I listened to BBC Click about the future of publishing and had the idea to look at a couple of parameters in my reading habits: where I get the idea to read each book-length text, how I get hold of them and what form they take. Here’s about the past year, April 2011 through March 2012 (38 books).

45% Author I like
32% Recommendation from friend / family
13% Chance discovery
5% Publicist pitch
5% Work demands

34% Gift (all but two from Super Dear Reader Birger)
16% Library
10% Download (2 public domain, 1 creative commons, 1 pirated)
8% Workplace
8% Review copy
5% On-line snail mail order
5% Flea market
5% Lent by friend / family
3% Book fair
3% Urban book store
3% Anthology I participated in

58% Paperback
29% Hardback
10% E-book
3% Word processor manuscript

Note that the single book I bought in a physical store was a copy of a friend’s new book at its release party…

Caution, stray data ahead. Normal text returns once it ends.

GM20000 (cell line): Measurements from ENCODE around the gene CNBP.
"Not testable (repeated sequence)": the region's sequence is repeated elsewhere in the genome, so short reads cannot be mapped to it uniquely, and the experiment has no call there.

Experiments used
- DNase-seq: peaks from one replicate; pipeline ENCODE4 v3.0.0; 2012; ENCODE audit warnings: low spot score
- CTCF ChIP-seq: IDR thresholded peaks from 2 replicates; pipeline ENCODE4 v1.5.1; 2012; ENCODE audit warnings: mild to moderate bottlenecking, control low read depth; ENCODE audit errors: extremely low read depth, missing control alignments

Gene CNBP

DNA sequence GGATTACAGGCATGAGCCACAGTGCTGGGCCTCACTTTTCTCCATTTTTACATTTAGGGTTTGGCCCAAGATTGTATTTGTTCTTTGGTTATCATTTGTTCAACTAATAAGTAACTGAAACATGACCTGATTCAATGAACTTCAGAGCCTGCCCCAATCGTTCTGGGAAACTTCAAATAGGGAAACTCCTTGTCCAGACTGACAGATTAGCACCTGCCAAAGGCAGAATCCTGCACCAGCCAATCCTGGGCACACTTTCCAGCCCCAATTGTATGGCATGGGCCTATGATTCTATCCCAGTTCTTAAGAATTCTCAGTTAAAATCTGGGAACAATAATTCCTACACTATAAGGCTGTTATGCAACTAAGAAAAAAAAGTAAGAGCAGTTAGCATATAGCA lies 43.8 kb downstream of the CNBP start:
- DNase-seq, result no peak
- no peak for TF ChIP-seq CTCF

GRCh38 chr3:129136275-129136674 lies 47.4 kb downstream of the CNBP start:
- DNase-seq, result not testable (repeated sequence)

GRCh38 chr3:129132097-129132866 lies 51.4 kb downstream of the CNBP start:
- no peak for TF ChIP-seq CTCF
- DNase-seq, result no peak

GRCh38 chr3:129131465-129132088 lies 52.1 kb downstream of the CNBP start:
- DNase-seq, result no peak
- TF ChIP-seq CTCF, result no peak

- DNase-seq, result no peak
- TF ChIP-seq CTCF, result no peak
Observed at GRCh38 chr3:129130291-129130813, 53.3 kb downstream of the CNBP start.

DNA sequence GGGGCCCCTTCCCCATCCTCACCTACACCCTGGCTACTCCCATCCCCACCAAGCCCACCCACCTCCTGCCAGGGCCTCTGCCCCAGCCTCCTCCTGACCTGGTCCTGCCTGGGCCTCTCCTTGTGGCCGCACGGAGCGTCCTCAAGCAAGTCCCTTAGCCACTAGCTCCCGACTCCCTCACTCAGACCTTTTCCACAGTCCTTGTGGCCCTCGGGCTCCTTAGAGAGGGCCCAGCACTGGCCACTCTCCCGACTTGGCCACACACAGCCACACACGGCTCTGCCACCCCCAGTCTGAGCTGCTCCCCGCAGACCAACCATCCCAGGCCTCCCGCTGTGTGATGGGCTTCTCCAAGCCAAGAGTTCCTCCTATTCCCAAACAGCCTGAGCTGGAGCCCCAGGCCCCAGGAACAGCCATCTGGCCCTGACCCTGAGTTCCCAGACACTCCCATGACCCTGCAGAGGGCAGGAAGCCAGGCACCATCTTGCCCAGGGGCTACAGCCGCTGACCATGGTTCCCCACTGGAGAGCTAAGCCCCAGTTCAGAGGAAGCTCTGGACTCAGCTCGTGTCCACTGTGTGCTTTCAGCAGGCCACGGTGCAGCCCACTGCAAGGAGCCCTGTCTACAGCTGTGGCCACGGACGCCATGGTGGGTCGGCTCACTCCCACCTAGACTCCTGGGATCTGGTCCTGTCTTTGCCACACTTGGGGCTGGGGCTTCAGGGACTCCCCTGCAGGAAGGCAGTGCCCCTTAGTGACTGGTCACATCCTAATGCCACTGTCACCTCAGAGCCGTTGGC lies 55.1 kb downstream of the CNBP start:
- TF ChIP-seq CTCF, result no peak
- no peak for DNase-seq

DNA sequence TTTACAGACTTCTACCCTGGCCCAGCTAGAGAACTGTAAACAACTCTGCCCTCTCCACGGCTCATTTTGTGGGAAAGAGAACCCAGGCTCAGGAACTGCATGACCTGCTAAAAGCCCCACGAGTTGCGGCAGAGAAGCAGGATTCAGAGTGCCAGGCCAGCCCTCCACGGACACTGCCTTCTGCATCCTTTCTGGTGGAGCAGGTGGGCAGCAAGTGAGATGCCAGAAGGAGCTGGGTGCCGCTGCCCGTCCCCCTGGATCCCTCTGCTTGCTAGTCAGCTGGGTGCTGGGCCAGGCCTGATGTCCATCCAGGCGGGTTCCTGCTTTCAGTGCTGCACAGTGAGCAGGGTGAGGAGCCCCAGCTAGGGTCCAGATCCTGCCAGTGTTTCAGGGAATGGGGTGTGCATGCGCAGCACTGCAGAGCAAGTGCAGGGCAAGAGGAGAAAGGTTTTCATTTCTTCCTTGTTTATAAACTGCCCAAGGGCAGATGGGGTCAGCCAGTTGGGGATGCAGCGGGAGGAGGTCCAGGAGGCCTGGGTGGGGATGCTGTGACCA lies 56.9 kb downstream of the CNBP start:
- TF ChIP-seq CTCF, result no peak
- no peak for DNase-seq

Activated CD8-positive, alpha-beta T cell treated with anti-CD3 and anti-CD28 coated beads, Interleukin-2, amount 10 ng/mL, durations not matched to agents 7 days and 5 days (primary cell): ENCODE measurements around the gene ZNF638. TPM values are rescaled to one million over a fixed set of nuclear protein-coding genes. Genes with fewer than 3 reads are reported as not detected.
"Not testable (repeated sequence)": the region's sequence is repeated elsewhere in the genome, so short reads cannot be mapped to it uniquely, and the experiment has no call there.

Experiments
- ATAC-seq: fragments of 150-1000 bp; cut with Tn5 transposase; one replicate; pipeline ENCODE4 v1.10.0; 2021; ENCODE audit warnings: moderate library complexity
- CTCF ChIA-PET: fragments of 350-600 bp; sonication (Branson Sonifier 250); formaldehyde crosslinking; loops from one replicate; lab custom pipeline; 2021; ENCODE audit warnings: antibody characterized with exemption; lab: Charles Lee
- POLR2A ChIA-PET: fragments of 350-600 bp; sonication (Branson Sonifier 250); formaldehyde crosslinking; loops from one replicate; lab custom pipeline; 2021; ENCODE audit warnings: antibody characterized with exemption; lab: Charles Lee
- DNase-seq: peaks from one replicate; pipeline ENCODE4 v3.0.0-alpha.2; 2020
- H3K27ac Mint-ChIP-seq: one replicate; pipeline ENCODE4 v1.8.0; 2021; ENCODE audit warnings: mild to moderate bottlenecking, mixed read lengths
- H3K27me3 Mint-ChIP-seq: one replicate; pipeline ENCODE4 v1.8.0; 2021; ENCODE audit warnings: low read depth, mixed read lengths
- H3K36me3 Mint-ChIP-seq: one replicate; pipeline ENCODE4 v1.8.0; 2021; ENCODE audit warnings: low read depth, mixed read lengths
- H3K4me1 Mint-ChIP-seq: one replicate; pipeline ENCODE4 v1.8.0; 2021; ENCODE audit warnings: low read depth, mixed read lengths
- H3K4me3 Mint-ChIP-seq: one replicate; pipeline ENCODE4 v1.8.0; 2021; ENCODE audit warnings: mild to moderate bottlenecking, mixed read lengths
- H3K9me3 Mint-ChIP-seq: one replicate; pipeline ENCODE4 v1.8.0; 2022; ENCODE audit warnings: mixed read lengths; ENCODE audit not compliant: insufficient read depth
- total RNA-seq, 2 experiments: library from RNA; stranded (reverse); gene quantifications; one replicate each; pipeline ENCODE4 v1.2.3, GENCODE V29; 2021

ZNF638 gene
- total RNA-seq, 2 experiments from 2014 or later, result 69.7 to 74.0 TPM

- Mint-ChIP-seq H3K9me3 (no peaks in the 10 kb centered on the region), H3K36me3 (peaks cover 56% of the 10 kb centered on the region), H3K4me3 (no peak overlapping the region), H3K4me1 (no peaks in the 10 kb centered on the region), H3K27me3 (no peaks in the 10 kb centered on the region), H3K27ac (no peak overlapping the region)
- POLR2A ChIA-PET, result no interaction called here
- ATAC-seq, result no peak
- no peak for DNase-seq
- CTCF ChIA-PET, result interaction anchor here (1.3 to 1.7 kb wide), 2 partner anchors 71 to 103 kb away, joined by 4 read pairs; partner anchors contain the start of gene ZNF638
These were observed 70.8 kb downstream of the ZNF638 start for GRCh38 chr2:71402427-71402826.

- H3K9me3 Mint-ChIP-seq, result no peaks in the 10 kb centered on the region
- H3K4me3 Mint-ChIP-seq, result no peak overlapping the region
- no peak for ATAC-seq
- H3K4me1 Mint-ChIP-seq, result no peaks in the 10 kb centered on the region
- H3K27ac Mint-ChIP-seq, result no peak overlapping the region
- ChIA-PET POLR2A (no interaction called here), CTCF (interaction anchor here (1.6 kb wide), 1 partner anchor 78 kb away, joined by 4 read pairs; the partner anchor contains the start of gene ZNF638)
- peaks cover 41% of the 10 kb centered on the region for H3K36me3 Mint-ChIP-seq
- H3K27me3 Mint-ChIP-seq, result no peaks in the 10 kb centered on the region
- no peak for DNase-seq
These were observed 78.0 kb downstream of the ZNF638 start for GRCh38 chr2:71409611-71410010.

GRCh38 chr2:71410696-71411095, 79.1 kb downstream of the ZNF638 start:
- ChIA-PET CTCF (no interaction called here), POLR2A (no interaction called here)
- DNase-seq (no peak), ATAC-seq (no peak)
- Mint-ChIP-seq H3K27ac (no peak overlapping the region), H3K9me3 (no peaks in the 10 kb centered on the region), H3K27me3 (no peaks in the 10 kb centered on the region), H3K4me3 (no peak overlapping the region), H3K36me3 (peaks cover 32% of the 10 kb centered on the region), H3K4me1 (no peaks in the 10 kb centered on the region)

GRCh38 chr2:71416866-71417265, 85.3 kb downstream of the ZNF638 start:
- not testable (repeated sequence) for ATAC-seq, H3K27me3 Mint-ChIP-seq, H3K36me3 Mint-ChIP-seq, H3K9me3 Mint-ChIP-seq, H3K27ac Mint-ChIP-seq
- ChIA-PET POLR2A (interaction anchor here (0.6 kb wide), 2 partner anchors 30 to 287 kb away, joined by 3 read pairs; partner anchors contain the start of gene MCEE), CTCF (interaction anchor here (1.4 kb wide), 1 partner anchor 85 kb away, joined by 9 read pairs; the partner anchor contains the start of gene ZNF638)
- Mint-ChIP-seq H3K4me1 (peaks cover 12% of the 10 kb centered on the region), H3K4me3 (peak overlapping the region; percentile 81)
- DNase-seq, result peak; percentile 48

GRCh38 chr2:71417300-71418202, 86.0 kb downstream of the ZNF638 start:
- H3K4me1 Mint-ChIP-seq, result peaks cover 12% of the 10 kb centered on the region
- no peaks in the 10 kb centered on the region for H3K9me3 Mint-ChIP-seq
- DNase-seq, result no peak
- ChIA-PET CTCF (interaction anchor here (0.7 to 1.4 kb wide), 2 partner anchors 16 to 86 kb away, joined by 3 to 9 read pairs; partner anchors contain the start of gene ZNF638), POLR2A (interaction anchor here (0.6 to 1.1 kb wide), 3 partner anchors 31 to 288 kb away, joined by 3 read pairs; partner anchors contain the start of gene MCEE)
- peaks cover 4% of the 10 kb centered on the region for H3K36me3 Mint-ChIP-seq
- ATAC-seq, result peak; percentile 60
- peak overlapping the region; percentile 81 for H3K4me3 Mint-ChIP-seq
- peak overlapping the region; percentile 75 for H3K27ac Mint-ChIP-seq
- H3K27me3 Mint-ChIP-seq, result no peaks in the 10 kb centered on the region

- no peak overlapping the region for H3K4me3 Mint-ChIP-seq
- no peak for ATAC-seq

1. #1 Victor
    April 21, 2012

    This post may be a marketers dream come true!

  2. #2 Martin R
    April 21, 2012

    Yes, it shows them they should try to outlaw the giving of used paperbacks as presents.

  3. #3 Birger Johansson
    April 21, 2012

    The “access” part will shift with time. I used to borrow 1-2 books from the school library every day. Library use only declined after I had exhausted the books about my favourite interests or by my favourite authors (this is how you define a true geek). As a weenie lad, I exhausted all titles by “B. Wahlströms Pojkböcker” including the translations of blatantly racist Enid Blython books. This is why I know crooks always speak with a foreign accent.

    If you want a big hardback book, check for cheap used copies at Brit Amazon (amazon.co.uk) -even with the postage they are usually a bargain.
    PS I am disappointed there were no Iron Sky nazis about for 4/20. Chickens.

  4. #4 Birger Johansson
    April 24, 2012

    (OT) Marine archaeology Down Under: “A step towards solving a maritime mystery” http://phys.org/news/2012-04-maritime-mystery.html

  5. #5 Martin R
    April 24, 2012

    It’s always mysteries, mysteries and mysteries when the media report on archaeology.

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